The complete new code, again with the additional non-rebinding click handler for contrast, looks like this:
        PLAIN TEXT
        JavaScript:
        1. function addItemUnbind() {  $('#list6 li.special button')    .unbind('click')    .bind('click', function() {      var $newLi = $('<li class="special">special and new <button>I am new</button></li>');
                $(this).parent().after($newLi);
                addItemUnbind();
            });
          }$(document).ready(function() {  addItemUnbind();

            // non-rebinding click handler  $('#list6 li.special button').click(function() {    $(this).after(' pressed');
            });
          });
          See how this one works:
          • plain
          • special
          • plain
          Unfortunately, our attempt to unbind the addItemUnbind() function went too far, unbinding the "non-rebinding" click handler as well, before it even had a chance to run once (it's evident because there is no "pressed" text after the "I am special" button here). Clearly, we're going to have to be more careful about what we're unbinding.
          Event Namespacing
          One way to avoid the over-reaching event unbinding is to apply a "namespace" to the click event for both binding and unbinding. So, instead of .bind('click') and .unbind('click), we'll have, for example, .bind('click.addit') and .unbind('click.addit). Here is one last code sample, which looks identical to the previous, except that it now has the namespaced event (and the list id is list7):
          PLAIN TEXTJavaScript:function addItemNS() {  $('#list7 li.special button')    .unbind('click.addit')    .bind('click.addit', function() {      var $newLi = $('<li class="special">special and new <button>I am new</button></li>');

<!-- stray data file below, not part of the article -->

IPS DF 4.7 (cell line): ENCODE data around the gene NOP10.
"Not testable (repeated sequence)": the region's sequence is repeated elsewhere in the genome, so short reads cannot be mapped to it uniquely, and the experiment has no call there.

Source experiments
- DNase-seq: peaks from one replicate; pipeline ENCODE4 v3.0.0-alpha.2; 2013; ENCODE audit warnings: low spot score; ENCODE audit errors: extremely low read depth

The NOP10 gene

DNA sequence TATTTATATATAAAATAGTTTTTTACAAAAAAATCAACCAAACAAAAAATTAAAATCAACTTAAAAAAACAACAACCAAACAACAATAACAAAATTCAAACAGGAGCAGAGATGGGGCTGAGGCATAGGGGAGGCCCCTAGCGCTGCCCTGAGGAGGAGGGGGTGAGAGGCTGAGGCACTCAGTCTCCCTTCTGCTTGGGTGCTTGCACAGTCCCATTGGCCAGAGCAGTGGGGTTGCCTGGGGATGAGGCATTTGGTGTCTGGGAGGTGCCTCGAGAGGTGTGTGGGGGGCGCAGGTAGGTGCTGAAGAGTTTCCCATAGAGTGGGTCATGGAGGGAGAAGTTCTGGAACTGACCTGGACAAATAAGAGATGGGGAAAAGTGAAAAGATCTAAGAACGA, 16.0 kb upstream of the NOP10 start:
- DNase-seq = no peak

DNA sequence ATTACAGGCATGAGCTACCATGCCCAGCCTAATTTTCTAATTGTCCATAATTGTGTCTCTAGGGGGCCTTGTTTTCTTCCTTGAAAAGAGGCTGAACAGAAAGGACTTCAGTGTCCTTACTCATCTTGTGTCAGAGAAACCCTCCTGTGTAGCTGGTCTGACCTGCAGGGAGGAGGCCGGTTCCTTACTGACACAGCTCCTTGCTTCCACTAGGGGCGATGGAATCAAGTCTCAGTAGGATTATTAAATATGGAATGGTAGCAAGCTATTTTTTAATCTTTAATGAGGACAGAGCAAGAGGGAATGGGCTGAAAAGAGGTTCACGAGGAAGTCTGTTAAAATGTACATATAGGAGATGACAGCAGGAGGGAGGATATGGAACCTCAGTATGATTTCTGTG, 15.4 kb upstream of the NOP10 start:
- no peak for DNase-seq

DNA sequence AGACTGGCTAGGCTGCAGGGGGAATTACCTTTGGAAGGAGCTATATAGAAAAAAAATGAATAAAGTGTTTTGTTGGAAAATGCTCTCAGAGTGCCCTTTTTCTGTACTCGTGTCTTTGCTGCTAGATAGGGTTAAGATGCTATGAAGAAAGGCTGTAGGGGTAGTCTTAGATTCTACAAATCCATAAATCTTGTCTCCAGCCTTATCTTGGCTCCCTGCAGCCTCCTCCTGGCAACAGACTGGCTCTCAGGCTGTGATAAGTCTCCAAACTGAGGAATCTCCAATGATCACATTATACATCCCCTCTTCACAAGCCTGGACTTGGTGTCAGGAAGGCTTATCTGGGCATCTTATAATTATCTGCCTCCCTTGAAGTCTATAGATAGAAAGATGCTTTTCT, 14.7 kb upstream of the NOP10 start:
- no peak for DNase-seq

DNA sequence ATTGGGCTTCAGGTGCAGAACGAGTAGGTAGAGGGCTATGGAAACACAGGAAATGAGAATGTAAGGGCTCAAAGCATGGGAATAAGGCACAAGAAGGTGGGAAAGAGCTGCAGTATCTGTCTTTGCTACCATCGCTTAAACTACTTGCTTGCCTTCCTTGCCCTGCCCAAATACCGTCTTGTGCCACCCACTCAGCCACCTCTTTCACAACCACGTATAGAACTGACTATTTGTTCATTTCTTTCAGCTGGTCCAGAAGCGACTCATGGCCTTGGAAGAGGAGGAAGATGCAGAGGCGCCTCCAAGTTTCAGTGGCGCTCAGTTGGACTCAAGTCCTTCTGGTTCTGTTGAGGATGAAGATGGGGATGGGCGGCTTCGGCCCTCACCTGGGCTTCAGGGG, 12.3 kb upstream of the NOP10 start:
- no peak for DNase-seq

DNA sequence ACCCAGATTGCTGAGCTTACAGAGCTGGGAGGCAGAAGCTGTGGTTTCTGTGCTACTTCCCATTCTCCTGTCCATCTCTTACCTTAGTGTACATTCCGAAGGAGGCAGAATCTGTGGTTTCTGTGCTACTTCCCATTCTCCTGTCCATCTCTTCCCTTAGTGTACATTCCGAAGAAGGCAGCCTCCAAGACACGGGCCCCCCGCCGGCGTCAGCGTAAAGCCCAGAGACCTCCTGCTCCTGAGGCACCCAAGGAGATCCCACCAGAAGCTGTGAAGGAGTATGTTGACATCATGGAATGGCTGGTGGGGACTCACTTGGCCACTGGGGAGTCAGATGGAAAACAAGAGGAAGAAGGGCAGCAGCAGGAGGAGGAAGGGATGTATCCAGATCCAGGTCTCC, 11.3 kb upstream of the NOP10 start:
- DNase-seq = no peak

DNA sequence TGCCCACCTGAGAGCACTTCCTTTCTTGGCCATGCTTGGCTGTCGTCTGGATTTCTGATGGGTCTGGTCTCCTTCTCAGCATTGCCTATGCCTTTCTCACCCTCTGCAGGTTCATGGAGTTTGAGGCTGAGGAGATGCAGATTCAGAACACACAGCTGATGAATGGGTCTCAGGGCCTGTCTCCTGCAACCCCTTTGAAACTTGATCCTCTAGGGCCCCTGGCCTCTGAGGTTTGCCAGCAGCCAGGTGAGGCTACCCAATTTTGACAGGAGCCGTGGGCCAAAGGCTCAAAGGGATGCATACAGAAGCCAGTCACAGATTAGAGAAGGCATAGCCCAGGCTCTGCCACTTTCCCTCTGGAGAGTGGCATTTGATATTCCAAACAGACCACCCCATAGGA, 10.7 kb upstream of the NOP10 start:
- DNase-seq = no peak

$(this).parent().after($newLi);
                addItemNS();
            });
          }$(document).ready(function() {  addItemNS();

            // non-rebinding click handler  $('#list7 li.special button').click(function() {    $(this).after(' pressed');
            });
          });


        Bonus: Unbind by Function Reference

        If you've made it this far, then you must have extraordinary patience, in which case I'll reward it with one final method of rebinding. Rather than namespace the events, we can reference the function in the second argument of the .bind() and .unbind() methods. We have to shuffle things around a bit to avoid "too much recursion," but it'll do just fine like so:
        PLAIN TEXT
        JavaScript:
        1. function addItemFinal() {    var $newLi = $('<li class="special">special and new <button>I am new</button></li>');
              $(this).parent().after($newLi);
              $('#list8 li.special button')      .unbind('click', addItemFinal)      .bind('click', addItemFinal);
          }
          $(document).ready(function() {$('#list8 li.special button').bind('click', addItemFinal);

            // non-rebinding click handler  $('#list8 li.special button').click(function() {    $(this).after(' pressed');
            });
          });


          Plugin Options

          There are three great plugins that can do a lot of this work for us:
          If this entry left you bewildered, or if you want a quick, well tested solution, you should definitely try one of them. Each works a little differently, but they're all super plugins.

          Update: Event Namespacing with Add and Remove


          JavaScript:
          1. function addRemoveItemNS() {  var $newLi = $('<li class="special">special and new <button class="addone">I am new</button> <button class="removeme">remove me</button></li>');

            $('#list9 li.special')  .find('button.addone')    .unbind('click.addit')    .bind('click.addit', function() {      $(this).parent().after($newLi);
                  addRemoveItemNS();
              })  .end()  .find('button.removeme')  .unbind('click.removeit')  .bind('click.removeit', function() {    $(this).parent().remove();
              });
            }
            $(document).ready(function() {  addRemoveItemNS();
            });


            Scripts included in this post:

            Thanks Shibashish Mohanty